November 30, 2015

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First Mediaworks

05/10/99 If Not You And I, Then Who?
The phone is ringing, and it's well past midnight. It's far too late for this to be a social call, so my mind immediately leaps to the worst-case scenario: "Who died?"
Though that call came several nights ago, I still haven't fully recovered. The actual scenario was far worse than I had imagined. The caller didn't tell me that some elderly relative had died in his sleep, old and full of years.
I was awakened to learn that Rick, a friend still in his 30s, had fallen to the ground from a heart attack. Because none of the people with him at the time knew CPR, Rick is gone forever. My heart aches for his wife and kids, but what could I have done? What could any of us have done?
We could have trained a bystander in CPR. We run Radio stations, remember?
The city of Seattle, Wash., taught CPR to a large portion of its citizens. A spokesperson for Seattle's Fire-Rescue department said that the first vital link to heart-attack survival is the bystander who has had CPR training and that, as a result of the community's participation in Red Cross training, the local survival rate of heart-attack victims has risen by two-thirds. If Rick had lived in Seattle, his kids would probably still have a daddy. Will you help me duplicate Seattle's success in your city?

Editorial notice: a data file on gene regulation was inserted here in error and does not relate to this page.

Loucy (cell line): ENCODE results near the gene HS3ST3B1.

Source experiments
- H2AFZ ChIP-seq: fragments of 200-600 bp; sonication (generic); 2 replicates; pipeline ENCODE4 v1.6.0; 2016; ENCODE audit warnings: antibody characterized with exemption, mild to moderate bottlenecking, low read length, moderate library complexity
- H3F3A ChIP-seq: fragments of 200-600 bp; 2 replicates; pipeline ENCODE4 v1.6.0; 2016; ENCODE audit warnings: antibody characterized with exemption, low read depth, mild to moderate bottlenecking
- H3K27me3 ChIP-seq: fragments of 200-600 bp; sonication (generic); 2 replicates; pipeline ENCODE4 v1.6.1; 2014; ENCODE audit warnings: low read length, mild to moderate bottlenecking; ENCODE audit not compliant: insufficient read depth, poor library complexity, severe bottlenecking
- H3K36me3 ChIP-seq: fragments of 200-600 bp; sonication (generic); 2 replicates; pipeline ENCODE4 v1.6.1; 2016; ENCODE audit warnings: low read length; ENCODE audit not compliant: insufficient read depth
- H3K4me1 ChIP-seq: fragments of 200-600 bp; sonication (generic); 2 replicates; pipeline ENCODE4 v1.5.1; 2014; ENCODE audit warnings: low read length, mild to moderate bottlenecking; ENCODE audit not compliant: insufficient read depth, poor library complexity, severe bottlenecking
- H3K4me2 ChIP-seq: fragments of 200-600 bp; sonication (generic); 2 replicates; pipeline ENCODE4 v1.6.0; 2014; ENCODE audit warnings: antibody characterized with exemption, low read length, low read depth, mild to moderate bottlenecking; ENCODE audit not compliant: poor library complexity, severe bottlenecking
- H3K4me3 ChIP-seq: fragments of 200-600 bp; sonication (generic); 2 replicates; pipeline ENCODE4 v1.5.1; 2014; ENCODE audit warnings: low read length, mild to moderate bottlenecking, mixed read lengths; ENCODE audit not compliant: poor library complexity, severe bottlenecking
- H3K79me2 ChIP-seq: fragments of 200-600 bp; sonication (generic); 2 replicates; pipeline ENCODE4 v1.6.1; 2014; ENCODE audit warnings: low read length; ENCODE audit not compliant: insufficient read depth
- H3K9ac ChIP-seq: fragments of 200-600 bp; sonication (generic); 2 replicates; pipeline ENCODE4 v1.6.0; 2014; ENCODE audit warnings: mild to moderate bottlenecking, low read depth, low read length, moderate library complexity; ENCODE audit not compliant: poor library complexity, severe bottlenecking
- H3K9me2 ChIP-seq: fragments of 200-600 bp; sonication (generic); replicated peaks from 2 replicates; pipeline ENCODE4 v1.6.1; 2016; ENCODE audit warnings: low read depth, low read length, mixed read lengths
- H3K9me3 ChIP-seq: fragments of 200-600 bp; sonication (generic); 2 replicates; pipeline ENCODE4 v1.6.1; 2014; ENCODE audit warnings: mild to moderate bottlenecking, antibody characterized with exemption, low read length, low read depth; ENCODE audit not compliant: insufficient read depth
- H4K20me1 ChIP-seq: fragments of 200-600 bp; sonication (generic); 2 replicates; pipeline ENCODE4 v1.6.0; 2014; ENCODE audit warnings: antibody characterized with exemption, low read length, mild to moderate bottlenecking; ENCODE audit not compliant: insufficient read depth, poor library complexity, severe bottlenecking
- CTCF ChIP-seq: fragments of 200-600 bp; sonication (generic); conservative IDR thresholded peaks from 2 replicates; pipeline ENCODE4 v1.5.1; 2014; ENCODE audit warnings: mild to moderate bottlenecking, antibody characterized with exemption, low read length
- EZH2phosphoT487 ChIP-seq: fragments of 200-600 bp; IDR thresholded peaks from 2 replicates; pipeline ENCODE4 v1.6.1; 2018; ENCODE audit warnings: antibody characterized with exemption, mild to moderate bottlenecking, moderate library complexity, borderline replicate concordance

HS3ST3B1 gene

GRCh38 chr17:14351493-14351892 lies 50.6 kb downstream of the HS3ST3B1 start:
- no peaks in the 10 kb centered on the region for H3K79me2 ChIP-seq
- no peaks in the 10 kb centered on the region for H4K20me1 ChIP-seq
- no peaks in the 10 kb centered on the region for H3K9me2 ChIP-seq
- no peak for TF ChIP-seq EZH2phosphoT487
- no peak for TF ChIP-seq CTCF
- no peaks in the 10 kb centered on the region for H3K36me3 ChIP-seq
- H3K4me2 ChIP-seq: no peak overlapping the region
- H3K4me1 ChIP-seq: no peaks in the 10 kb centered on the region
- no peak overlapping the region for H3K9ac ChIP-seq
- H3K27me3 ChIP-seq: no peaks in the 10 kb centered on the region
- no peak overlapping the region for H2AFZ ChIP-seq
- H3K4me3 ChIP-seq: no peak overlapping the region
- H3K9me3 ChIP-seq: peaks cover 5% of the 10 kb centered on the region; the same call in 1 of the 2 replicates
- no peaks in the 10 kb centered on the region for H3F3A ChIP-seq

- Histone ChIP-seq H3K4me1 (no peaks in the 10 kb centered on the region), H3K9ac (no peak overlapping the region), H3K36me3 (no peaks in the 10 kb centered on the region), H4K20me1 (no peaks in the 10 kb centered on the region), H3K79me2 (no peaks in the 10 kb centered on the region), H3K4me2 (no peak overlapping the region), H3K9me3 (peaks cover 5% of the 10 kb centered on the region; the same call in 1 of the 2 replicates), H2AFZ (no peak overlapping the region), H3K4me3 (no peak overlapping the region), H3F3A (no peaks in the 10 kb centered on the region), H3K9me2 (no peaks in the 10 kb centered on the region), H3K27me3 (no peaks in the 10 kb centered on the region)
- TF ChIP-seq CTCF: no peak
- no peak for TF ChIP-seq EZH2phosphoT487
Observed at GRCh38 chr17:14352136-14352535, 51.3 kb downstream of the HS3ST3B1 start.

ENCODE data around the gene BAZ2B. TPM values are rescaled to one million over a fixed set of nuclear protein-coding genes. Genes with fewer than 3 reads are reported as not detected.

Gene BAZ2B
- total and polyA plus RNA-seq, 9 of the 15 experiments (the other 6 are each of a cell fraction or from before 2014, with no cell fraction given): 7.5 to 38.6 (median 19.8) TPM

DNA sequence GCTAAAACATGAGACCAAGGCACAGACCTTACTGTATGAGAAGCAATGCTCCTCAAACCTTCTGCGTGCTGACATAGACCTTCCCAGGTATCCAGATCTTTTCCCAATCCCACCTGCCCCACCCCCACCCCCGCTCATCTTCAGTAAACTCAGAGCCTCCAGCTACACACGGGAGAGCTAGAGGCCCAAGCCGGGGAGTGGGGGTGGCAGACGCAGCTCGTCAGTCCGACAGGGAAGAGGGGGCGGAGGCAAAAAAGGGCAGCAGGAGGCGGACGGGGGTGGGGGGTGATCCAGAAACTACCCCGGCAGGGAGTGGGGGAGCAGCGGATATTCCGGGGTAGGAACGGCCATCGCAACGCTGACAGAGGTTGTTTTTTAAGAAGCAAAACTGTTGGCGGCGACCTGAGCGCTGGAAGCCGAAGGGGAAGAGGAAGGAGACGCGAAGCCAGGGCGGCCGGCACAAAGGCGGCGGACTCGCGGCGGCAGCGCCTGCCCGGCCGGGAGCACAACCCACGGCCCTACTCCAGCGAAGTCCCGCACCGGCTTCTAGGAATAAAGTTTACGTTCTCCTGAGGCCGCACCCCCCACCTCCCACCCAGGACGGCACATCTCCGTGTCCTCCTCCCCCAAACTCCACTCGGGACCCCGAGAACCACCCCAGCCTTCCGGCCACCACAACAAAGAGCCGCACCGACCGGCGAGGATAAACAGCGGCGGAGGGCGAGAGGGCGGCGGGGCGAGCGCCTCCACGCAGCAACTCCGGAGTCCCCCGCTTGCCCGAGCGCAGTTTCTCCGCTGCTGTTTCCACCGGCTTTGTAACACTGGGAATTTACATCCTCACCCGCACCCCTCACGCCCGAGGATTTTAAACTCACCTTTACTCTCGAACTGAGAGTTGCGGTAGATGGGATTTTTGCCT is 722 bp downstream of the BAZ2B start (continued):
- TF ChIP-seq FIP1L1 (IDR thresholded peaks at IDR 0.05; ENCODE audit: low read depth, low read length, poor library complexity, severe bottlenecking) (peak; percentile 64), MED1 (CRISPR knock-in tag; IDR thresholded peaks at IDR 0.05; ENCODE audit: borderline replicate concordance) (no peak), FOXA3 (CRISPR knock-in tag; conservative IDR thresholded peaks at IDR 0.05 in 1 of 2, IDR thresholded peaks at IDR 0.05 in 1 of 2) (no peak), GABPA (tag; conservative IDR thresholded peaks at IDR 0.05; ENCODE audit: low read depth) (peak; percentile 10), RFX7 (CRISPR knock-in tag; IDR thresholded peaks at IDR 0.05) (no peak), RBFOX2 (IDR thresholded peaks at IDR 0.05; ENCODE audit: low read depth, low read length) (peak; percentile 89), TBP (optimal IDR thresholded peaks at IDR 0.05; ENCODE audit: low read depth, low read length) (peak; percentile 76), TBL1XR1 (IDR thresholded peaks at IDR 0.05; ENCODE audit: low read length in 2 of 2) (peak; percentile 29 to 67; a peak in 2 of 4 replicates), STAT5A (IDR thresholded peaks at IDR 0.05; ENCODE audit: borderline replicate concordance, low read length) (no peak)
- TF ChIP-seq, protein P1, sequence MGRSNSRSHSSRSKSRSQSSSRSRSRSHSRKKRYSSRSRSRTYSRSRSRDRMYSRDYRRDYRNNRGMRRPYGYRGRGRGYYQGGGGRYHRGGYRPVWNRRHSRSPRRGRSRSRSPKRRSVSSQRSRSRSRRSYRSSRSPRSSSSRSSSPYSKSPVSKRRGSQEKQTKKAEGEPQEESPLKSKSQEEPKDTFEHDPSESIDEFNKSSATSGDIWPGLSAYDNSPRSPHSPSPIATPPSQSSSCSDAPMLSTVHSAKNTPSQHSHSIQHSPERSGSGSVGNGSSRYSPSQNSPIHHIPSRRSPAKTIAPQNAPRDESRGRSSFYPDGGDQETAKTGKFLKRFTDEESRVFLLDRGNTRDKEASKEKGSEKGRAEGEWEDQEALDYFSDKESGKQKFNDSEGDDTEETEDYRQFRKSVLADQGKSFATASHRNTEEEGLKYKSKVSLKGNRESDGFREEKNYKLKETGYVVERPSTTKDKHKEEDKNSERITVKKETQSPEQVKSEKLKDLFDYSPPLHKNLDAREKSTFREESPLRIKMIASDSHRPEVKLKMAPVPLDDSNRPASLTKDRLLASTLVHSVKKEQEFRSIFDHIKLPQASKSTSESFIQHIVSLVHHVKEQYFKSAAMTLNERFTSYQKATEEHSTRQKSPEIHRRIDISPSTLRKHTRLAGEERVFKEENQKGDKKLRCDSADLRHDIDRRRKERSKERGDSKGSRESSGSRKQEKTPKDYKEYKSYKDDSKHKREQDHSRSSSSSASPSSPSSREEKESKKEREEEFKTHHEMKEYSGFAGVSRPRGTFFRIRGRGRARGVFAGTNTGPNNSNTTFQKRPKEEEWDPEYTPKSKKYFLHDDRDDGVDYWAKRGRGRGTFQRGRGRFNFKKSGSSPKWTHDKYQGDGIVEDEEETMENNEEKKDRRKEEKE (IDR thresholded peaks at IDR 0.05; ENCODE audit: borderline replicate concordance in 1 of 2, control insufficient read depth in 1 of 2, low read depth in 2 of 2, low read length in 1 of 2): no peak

In cooperation with the American Red Cross, Radio Ink is developing a Radio campaign and kit called "Radio Takes American Red Cross CPR." Our goal is to involve Radio stations located on every inch of dirt in North America and to train a major percentage of all citizens in CPR within a year.
You, or a consortium of Radio in your town, can change dramatically the risk factors where you live. Why not start with your own employees? Involve local celebrities and have fun with it. (There must be 100 great jokes about kissing a CPR dummy.)
I challenge you to pick up the phone and call the American Red Cross at 888-542-1400. Do this for your community. Let's show the world what Radio can do.

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